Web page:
Rural round-up

05/03/2013

Personal reflections on Land and Water Forum Hugh Canard:

I was asked to contribute to Waiology’s series on water governance, and after a very brief struggle with my inertial guidance system, I thought my contribution should be from the inside of the governance tent looking out. I have been variously engaged in the early stages of the development through to the implementation phases of the Canterbury Water Management Strategy, and I have been a member of the small group of the Land & Water Forum. I was selected as a representative of water-based recreation, not for any real or perceived level of expertise in science or engineering.

The Land & Water Forum was a bottom-up response to a rapidly deteriorating state of many of New Zealand’s waterways and failed attempts to address the wider legislative issues. Agricultural intensification and a widespread perception of abundance of water failed to deal with the creeping decline of water quality in many catchments. The stakeholders collectively approached a receptive environment minister to fund the forum in a collaborative process to produce a series of reports. . .

Not just luck in Palmerston North:

Cam Brown is the fourth Grand Finalist to be named for the 2013 ANZ Young Farmer Contest. He earned his win over the weekend, Friday 1st March, at the Taranaki/Manawatu Regional Final in Palmerston North held at the Railway Land and Awapuni Racecourse.

It wasn’t all luck for the 30 year old Eketahuna dairy farmer.

“Luck is when preparation meets opportunity”, Cam said. Having a solid support team was essential for his success. “I had a wide range of people behind me to offer their expertise and help me up skill”, he said. . .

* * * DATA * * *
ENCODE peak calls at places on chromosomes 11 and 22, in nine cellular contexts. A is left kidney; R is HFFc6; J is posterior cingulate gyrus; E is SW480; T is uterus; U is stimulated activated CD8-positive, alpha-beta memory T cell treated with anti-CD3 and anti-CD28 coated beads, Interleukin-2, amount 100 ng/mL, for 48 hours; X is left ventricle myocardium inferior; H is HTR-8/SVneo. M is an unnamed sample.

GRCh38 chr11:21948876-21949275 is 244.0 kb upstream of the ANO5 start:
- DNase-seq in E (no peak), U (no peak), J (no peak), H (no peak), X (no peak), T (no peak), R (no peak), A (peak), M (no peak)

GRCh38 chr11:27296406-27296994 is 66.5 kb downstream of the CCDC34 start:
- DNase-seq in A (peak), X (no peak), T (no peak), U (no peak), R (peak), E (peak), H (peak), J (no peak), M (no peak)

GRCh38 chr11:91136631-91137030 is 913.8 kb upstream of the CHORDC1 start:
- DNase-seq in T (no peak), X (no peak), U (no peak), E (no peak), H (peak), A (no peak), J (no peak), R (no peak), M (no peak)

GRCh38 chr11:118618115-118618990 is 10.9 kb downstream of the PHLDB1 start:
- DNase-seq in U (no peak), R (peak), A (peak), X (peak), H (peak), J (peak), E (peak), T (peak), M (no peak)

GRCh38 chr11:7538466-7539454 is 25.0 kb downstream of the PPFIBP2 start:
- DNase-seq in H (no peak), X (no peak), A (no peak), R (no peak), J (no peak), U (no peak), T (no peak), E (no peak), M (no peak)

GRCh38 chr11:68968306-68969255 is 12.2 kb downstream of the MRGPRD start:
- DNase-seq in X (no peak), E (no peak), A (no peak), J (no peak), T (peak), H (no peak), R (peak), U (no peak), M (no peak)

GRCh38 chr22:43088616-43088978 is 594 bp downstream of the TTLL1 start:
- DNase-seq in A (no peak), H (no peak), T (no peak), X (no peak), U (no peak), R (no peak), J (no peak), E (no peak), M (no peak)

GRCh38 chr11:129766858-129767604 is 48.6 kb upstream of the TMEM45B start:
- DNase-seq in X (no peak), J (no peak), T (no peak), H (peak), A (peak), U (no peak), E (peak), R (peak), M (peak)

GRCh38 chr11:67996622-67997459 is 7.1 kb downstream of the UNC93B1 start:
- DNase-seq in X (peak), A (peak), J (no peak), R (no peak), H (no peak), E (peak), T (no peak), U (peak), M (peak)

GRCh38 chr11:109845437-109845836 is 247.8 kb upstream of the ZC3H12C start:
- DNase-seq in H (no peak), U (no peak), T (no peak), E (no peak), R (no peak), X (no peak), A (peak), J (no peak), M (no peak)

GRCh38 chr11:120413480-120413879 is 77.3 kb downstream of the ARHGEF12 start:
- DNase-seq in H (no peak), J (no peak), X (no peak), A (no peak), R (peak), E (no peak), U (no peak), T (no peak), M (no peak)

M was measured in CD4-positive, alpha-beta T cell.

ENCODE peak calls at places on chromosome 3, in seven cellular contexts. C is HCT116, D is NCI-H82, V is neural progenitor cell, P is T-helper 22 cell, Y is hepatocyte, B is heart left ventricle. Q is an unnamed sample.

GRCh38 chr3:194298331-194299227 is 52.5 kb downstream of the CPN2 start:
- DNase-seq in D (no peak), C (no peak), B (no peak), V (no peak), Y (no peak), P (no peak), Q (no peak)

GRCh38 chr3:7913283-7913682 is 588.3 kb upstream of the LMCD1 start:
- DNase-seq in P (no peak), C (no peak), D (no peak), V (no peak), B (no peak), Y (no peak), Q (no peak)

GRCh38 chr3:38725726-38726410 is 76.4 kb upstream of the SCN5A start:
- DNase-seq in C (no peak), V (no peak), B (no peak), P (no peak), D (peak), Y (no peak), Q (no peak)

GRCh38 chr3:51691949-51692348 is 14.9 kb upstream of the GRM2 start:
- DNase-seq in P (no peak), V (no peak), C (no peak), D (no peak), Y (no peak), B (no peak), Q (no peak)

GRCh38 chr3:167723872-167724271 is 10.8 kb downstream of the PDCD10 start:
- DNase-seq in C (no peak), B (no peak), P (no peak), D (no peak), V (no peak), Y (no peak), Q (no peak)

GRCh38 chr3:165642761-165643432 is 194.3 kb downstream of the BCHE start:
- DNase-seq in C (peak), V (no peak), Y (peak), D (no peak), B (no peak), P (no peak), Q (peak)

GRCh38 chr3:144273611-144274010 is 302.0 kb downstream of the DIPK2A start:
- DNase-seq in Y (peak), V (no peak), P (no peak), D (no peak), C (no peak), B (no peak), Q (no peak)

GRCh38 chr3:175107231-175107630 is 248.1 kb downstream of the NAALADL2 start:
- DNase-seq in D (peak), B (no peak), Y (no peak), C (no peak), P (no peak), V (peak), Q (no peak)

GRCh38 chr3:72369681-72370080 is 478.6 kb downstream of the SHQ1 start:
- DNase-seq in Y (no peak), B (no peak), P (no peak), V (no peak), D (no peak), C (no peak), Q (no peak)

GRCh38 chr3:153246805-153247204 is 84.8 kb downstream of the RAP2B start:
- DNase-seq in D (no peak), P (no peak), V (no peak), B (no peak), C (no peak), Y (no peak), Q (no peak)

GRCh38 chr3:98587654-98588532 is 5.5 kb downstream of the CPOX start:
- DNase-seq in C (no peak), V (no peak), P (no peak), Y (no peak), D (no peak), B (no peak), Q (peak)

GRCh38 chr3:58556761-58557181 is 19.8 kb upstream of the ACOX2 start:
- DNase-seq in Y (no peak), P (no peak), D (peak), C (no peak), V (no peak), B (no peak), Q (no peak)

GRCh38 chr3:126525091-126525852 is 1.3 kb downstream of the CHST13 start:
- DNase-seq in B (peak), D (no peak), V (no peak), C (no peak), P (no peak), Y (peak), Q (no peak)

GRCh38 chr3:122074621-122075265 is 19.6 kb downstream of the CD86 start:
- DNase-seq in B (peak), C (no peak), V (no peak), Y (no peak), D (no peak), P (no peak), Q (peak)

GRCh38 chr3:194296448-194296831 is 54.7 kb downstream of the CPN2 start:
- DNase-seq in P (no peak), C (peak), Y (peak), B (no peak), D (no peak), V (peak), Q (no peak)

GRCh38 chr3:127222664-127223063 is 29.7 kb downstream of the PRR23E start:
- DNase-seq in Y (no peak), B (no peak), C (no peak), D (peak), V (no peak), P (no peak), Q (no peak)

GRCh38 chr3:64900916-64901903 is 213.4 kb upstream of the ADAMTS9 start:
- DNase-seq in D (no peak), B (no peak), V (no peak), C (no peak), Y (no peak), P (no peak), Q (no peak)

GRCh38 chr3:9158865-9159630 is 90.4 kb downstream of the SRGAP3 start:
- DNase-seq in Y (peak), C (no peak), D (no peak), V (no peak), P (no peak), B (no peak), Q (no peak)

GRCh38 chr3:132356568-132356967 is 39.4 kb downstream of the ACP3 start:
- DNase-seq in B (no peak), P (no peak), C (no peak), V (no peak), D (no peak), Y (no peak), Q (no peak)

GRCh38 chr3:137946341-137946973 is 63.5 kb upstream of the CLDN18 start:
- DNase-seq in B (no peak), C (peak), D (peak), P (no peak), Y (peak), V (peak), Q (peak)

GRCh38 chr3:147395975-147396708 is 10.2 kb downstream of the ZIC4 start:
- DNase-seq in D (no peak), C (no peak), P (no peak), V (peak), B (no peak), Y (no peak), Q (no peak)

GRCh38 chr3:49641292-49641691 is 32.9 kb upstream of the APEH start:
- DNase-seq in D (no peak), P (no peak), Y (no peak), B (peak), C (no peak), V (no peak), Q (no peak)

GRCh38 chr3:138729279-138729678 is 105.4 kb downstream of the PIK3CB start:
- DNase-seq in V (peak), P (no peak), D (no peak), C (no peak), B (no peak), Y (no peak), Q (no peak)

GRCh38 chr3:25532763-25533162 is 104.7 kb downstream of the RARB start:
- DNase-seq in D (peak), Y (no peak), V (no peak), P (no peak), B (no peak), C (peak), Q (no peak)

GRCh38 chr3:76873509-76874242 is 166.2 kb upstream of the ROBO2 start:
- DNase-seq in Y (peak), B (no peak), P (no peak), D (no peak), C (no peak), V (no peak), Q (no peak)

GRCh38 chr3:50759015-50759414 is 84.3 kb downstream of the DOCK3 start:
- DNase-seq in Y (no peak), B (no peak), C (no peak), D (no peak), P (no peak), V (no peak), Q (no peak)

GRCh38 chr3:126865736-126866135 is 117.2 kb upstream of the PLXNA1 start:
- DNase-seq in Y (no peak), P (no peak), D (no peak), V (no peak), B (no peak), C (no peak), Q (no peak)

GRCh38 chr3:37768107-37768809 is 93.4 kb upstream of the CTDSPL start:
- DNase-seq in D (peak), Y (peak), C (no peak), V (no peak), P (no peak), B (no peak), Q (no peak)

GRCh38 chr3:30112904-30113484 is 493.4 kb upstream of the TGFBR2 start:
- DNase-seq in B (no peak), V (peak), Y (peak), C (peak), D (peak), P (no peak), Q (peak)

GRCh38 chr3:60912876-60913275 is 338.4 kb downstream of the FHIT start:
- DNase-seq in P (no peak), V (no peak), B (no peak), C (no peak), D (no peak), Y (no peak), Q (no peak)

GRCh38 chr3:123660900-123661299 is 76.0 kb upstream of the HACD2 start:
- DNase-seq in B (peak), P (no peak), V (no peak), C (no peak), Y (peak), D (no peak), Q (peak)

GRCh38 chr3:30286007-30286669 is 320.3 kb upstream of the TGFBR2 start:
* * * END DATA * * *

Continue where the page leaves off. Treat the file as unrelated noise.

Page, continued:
NZ organic pastoral sector growing in value – new research results:

 There has been a big increase (33%) in the value of organic dairy production in New Zealand in the past three years, and a smaller 11% increase in the value of organic sheep and beef production. This information and more on the growth in organics are contained in the latest research report on the organic sector – Organic Market Report 2012 – to be launched in Wellington on March 6.* . . .

DairyNZ welcomes NAIT levy reductions:

DairyNZ welcomes the decision of National Animal Identification and Tracing (NAIT) to reduce the tag and slaughter levy on cattle from March 8.

“This is good news for farmers. We’ve been working with NAIT to ensure that it’s as low cost and farmer-friendly as possible,” says DairyNZ’s chief executive Tim Mackle.

“Farmers have responded to NAIT even better than we expected. The high uptake is an indication that farmers, as we knew they would, see the benefits of traceability in terms of increasing our preparedness and reducing risk to the industry.

“It’s great, as it means we’re in a position to lower costs to cattle farmers, earlier than anticipated.” . . .

Million milestone for Kim Crawford Wines:

New Zealand brand Kim Crawford Wines has hit a record one million case sales in the past 12 months with 60 per cent of them going to the USA.

The Kim Crawford label, launched in 1996, has been part of the Constellation Brands NZ Limited portfolio since 2006 with global sales having grown significantly since that time.

Constellation New Zealand’s President Joe Stanton says Kim Crawford is a raging success story overseas and represents in excess of 45 per cent of all Constellation exports.

“It is sold in more than 50 countries and 88 per cent of Kim Crawford wine going offshore is Sauvignon Blanc,” Mr Stanton says. . .


Fresh start with water good start

23/09/2010

New Zealand has plenty of water but not all of it’s in the right place at the right time; and not all of it is as clean as it should be.

The need for better management of water is clear, the best way to do it is somewhat less so, but the Land and Water Forum’s report, A Fresh Start for Water, is a good place to start.